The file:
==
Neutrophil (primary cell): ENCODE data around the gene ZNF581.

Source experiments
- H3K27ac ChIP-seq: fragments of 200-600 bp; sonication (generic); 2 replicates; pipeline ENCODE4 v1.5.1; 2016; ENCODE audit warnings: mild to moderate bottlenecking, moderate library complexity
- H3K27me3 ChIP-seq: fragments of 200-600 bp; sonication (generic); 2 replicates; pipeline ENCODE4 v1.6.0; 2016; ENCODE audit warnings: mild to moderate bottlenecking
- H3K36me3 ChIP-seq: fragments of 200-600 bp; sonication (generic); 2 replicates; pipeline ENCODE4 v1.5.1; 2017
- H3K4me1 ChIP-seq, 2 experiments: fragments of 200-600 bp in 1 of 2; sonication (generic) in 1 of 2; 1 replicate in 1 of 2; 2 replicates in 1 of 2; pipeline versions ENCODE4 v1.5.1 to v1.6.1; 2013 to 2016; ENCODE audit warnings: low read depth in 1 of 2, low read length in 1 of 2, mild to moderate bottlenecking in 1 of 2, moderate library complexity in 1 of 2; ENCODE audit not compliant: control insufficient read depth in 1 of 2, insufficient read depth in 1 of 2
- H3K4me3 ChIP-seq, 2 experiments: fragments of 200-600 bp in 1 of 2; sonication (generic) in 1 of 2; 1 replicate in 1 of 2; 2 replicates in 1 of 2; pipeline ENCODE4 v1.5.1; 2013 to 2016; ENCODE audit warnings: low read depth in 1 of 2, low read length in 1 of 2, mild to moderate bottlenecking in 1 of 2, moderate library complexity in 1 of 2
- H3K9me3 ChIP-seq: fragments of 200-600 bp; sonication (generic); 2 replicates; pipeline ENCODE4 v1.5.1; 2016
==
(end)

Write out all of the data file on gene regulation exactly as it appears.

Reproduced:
Neutrophil (primary cell): ENCODE data around the gene ZNF581.

Source experiments
- H3K27ac ChIP-seq: fragments of 200-600 bp; sonication (generic); 2 replicates; pipeline ENCODE4 v1.5.1; 2016; ENCODE audit warnings: mild to moderate bottlenecking, moderate library complexity
- H3K27me3 ChIP-seq: fragments of 200-600 bp; sonication (generic); 2 replicates; pipeline ENCODE4 v1.6.0; 2016; ENCODE audit warnings: mild to moderate bottlenecking
- H3K36me3 ChIP-seq: fragments of 200-600 bp; sonication (generic); 2 replicates; pipeline ENCODE4 v1.5.1; 2017
- H3K4me1 ChIP-seq, 2 experiments: fragments of 200-600 bp in 1 of 2; sonication (generic) in 1 of 2; 1 replicate in 1 of 2; 2 replicates in 1 of 2; pipeline versions ENCODE4 v1.5.1 to v1.6.1; 2013 to 2016; ENCODE audit warnings: low read depth in 1 of 2, low read length in 1 of 2, mild to moderate bottlenecking in 1 of 2, moderate library complexity in 1 of 2; ENCODE audit not compliant: control insufficient read depth in 1 of 2, insufficient read depth in 1 of 2
- H3K4me3 ChIP-seq, 2 experiments: fragments of 200-600 bp in 1 of 2; sonication (generic) in 1 of 2; 1 replicate in 1 of 2; 2 replicates in 1 of 2; pipeline ENCODE4 v1.5.1; 2013 to 2016; ENCODE audit warnings: low read depth in 1 of 2, low read length in 1 of 2, mild to moderate bottlenecking in 1 of 2, moderate library complexity in 1 of 2
- H3K9me3 ChIP-seq: fragments of 200-600 bp; sonication (generic); 2 replicates; pipeline ENCODE4 v1.5.1; 2016